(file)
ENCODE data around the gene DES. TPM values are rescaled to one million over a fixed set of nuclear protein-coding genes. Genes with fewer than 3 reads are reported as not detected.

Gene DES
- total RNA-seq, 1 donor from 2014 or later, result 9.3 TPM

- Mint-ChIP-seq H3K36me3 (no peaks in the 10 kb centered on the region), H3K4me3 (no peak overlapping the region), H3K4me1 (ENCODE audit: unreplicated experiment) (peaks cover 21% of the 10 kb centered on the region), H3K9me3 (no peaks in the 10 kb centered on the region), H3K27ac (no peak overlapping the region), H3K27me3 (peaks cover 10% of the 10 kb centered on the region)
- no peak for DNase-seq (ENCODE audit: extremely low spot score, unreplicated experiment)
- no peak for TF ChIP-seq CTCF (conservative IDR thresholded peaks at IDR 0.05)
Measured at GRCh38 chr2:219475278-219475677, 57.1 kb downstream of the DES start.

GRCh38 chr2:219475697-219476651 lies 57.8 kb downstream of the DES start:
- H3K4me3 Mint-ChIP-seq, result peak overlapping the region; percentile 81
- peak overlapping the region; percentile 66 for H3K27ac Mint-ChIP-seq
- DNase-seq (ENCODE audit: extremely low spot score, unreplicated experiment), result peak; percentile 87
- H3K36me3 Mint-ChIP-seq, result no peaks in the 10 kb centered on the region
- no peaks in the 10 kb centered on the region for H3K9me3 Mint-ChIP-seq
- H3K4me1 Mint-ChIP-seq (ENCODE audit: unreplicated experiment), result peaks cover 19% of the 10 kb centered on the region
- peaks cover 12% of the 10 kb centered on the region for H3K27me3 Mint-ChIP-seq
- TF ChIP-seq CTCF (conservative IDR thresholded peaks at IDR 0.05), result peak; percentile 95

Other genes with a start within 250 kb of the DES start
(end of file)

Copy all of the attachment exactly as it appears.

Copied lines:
ENCODE data around the gene DES. TPM values are rescaled to one million over a fixed set of nuclear protein-coding genes. Genes with fewer than 3 reads are reported as not detected.

Gene DES
- total RNA-seq, 1 donor from 2014 or later, result 9.3 TPM

- Mint-ChIP-seq H3K36me3 (no peaks in the 10 kb centered on the region), H3K4me3 (no peak overlapping the region), H3K4me1 (ENCODE audit: unreplicated experiment) (peaks cover 21% of the 10 kb centered on the region), H3K9me3 (no peaks in the 10 kb centered on the region), H3K27ac (no peak overlapping the region), H3K27me3 (peaks cover 10% of the 10 kb centered on the region)
- no peak for DNase-seq (ENCODE audit: extremely low spot score, unreplicated experiment)
- no peak for TF ChIP-seq CTCF (conservative IDR thresholded peaks at IDR 0.05)
Measured at GRCh38 chr2:219475278-219475677, 57.1 kb downstream of the DES start.

GRCh38 chr2:219475697-219476651 lies 57.8 kb downstream of the DES start:
- H3K4me3 Mint-ChIP-seq, result peak overlapping the region; percentile 81
- peak overlapping the region; percentile 66 for H3K27ac Mint-ChIP-seq
- DNase-seq (ENCODE audit: extremely low spot score, unreplicated experiment), result peak; percentile 87
- H3K36me3 Mint-ChIP-seq, result no peaks in the 10 kb centered on the region
- no peaks in the 10 kb centered on the region for H3K9me3 Mint-ChIP-seq
- H3K4me1 Mint-ChIP-seq (ENCODE audit: unreplicated experiment), result peaks cover 19% of the 10 kb centered on the region
- peaks cover 12% of the 10 kb centered on the region for H3K27me3 Mint-ChIP-seq
- TF ChIP-seq CTCF (conservative IDR thresholded peaks at IDR 0.05), result peak; percentile 95

Other genes with a start within 250 kb of the DES start